Yes, after the button-sewing incident I wonder why hotels are such cathartic spaces for me. It's in a hotel I heard that my mother was dying and is in the last stages; it's in a hotel on a very cold day that I felt the futility of human relationships. This room is luxurious. My favourite hobby in a hotel room is to stand at the window and gaze out at the street. I can't imagine how they can give all these plush things for a mere Rs 2000 a night. They have everything I could need including a refrigerator, a television and a tea and coffee maker. The sheets are clean, the toilet is spotless and I wonder if I can afford the luxury. Moreover, the breakfast is free.
I have scant respect for people who keep their hotel-room doors open and shout into their mobile phones at night. Yes, which what my neighbour did. The tyke. At least he should have had the decency to shout, or rant at his wife, or whoever, in his chuddies with his door closed. At night I couldn't sleep because of the racket which echoed in the narrow corridor of the hotel.
In UB City, which I am told by Raj is owned by the great beer and airline tycoon, a coffee shop advertises itself as, "The single origin coffee in the world" or something suchlike. I would be travelling this tycoon's airline back to Bombay, so, wait, more anon, and read on. I wonder what it means. Guess coffee country is nearby and I would love to visit it. My grandfather P.C.Mathew worked in tea and coffee plantations in the Nilgiris (blue hills) of Karnataka and he was quite a character, lovable, I mean.
I am driven around Jayanagar, Cubbon Park and, and, Lalbagh and everywhere I look there is vast greenery, thick trees giving an impression of more in its deep green shadows. Then I remember the moniker Garden City and assume that a city with a nickname like that couldn't but be full of green-swept gardens. If I were a Bangalorean I would go and laze in them all day. And I have this solution to the city's chronic traffic complaint. Ban all cars, buses, and trucks and allow only pedestrians and bicycles in the centre of the city. That will solve all problems. Let there be thousands of cyclists and no polluting cars.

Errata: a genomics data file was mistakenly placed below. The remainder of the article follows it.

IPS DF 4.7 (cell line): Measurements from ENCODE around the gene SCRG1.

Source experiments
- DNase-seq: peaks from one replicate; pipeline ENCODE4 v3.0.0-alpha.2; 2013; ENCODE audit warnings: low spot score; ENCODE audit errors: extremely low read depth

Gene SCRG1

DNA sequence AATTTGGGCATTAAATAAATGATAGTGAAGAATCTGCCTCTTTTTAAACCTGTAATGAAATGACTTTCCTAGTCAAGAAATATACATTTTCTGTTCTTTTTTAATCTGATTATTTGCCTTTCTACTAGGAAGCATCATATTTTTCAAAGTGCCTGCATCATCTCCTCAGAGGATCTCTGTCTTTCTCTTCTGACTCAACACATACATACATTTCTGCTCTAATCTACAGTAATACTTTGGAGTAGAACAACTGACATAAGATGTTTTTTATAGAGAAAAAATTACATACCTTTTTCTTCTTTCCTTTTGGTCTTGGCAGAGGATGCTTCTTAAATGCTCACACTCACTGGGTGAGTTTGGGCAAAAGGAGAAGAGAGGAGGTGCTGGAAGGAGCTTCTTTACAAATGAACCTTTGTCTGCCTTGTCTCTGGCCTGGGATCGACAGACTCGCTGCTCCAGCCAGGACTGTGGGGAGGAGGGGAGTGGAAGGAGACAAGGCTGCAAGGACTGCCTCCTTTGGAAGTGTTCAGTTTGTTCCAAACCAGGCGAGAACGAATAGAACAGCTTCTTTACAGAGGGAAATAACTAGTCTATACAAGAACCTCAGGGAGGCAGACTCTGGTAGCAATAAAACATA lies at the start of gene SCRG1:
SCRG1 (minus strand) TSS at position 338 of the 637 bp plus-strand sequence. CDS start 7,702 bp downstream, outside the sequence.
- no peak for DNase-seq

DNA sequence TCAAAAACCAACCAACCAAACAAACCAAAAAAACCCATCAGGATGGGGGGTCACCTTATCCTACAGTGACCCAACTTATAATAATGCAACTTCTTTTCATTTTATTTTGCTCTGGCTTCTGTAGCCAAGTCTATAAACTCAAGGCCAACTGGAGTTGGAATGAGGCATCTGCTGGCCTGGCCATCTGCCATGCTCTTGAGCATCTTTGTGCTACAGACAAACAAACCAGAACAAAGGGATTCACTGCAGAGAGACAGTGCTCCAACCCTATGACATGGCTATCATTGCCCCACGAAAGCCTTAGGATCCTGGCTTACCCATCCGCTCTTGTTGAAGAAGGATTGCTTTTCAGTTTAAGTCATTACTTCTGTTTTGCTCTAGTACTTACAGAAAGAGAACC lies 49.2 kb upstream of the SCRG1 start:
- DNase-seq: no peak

A half kilometre down Raj says, "Hadge Kodi" and I am nonplussed and ask what it means. Turns out it's the name of the area we are passing. There's a song which is playing on the FM radio which has the word "nodi" repeated many times. I ask him what "nodi" in Kannada means and he says he doesn't know how to explain it to me. I ask him what the English meaning is. He shakes his head. I ask him if he knows the Hindi meaning. He shakes his head. Then he is silent for about half an hour and I forget all about it. Then he says, "It means, Patan, in Hindi." Whoa! The guy has been thinking about the word and "Patan" is not a simple Hindi word. It means "fall" as in "fall from grace." It's word which would be used by a highly literate person. Turns out he is a graduate. Well surprises never cease in Bangalore, at least, for me.
Sleep is coming in waves and I am pushing the rest of my impressions of Bangalore to tomorrow. So, goodbye, goodnight, and if we don't meet tomorrow morning, good morning, good afternoon!